Conference Board of Canada: Report on Seniors
Earlier today the Conference Board of Canada released a new report entitled Understanding Health and Social Services for Seniors in Canada. As noted in the report, care services in Canada will come under strain with an aging population with chronic and degenerative diseases. In particular, the report notes that average per capita health care expenditure in Canada increases with every year of life after 65. As frequent users of the health care systems and related facilities, seniors account for approximately 45 per cent of provincial and territorial health care payments.[quote name=”Dr. Chris Simpson, President, Canadian Medical Association” pull=”right”]With this groundbreaking study, the Conference Board of Canada has provided a critical assessment of the current state of health care services in our country[/quote]
To address the challenges facing seniors and their care in Canada, the report recommends a coordinated approach between federal, provincial, and territorial governments, as well as other key health care stakeholders and communities is needed. Some of the highlights in the report include:
- The strain on health care services in Canada will increase as the number of seniors in Canada is expected to double over the next 25 years from five million to ten million.
- Discrepancies across the country, lack of coordination, restricted access to or narrow eligibility for programs or facilities, and lack of funding for priorities were identified as challenges in health services for seniors.
- A coordinated approach between federal, provincial, and territorial governments, as well as other key health care stakeholders and communities is needed to address weaknesses in health care services for seniors.
The report, Understanding Health and Social Services for Seniors in Canada, also identifies key challenges affecting seniors’ health care, including:
- Lack of timely and equitable access – Seniors have access to a broad array of services covered under the Canada Health Act (CHA) but access is not uniform across Canada.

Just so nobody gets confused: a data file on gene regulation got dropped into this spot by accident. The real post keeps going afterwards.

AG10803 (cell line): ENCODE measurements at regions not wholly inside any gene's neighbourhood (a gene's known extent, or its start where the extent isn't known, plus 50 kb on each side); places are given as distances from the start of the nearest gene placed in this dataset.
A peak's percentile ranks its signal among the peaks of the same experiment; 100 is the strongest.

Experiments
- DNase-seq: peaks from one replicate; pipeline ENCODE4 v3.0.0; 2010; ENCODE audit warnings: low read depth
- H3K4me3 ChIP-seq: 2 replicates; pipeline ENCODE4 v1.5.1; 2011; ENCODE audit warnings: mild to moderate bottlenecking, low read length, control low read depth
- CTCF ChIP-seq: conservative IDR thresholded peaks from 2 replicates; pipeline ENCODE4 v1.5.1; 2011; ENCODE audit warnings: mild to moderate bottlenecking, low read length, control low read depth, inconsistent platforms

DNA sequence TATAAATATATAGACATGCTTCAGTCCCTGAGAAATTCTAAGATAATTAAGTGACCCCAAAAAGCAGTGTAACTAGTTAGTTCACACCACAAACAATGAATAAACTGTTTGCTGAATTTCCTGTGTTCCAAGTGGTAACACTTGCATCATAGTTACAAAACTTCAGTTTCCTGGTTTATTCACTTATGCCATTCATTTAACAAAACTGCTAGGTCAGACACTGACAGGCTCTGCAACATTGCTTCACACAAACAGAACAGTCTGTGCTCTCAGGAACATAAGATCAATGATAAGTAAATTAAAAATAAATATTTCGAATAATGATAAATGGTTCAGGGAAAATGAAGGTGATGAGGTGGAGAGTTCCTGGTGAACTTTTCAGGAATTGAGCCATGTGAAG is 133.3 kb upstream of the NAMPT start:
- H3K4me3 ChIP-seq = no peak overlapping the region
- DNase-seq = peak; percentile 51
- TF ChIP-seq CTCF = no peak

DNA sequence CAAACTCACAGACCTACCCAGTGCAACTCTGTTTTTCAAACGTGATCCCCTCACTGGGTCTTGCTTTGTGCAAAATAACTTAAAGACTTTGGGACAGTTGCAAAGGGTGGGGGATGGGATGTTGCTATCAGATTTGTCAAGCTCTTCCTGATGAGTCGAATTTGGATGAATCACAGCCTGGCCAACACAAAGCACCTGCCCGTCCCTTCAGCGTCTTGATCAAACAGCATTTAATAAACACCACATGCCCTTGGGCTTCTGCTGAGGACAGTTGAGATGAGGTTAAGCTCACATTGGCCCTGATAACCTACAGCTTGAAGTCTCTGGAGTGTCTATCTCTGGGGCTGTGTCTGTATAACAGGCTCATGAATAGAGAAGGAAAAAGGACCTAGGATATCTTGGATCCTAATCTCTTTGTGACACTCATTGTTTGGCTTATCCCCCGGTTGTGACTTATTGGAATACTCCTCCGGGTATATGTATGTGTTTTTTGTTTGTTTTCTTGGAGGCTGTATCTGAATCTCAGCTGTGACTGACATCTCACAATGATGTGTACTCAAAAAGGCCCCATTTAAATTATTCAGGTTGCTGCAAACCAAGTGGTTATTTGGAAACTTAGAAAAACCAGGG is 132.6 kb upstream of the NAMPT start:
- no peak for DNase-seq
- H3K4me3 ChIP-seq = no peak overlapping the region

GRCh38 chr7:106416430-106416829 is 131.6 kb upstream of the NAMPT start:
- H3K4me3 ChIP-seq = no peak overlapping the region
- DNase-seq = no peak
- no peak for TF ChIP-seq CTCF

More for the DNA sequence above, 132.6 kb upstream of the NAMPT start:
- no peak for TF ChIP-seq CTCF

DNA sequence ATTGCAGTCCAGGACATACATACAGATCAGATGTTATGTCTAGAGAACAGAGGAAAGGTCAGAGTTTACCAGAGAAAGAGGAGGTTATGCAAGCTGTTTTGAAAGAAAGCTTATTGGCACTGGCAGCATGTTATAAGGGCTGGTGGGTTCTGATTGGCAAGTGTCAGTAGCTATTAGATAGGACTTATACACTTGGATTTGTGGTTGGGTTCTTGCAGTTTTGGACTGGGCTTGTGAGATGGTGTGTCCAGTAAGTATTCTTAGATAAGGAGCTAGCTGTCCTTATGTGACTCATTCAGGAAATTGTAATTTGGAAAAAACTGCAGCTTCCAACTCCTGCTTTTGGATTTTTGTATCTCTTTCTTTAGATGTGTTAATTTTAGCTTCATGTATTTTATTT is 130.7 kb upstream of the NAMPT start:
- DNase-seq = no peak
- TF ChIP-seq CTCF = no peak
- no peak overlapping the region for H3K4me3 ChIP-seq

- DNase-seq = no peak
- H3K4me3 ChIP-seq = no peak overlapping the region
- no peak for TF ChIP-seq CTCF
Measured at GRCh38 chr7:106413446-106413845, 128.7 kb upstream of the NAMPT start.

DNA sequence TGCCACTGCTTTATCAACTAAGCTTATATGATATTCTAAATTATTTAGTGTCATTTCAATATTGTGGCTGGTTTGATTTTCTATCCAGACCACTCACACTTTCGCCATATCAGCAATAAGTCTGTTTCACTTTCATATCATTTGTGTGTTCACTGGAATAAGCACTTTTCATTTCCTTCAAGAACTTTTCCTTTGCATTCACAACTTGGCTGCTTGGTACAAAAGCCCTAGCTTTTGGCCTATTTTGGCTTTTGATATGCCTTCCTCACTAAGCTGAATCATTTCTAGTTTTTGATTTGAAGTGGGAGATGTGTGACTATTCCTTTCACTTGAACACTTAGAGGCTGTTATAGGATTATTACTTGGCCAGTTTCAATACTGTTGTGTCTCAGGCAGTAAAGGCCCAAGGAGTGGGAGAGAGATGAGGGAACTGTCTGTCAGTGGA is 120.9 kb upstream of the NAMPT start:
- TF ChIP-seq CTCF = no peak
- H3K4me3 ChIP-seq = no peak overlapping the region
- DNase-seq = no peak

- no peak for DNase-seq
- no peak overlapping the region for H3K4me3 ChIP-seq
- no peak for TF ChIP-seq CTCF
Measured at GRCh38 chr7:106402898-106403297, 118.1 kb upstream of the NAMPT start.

- Rising rates of dementia – Dementia is a significant and growing problem in Canada. In 2011, almost 750,000 Canadians were living with dementia, and this is set to double by 2031 if nothing changes. The complexity of care required by dementia sufferers is already putting a strain on many areas of the care continuum.
- Restricted funding to support growing seniors’ health needs – In 2014, Canada spent an estimated $215 billion on health care, up 2.1 per cent from the previous year and accounting for 11 per cent of gross domestic product. Economic and demographic conditions will constrain future health care spending.
- Limited senior-friendly mechanisms for redress – A clear and transparent mechanism to address complaints related to seniors care is required but not currently in place nationally.
- Current federal role in key health and social services for seniors – The current role of the federal government is limited in areas that are growing and critical to seniors: home care, long-term care, pharmaceutical care and palliative care. As demographic trends continue to unfold in Canada, there will be a greater need for more federal involvement.
To access the full report, please see: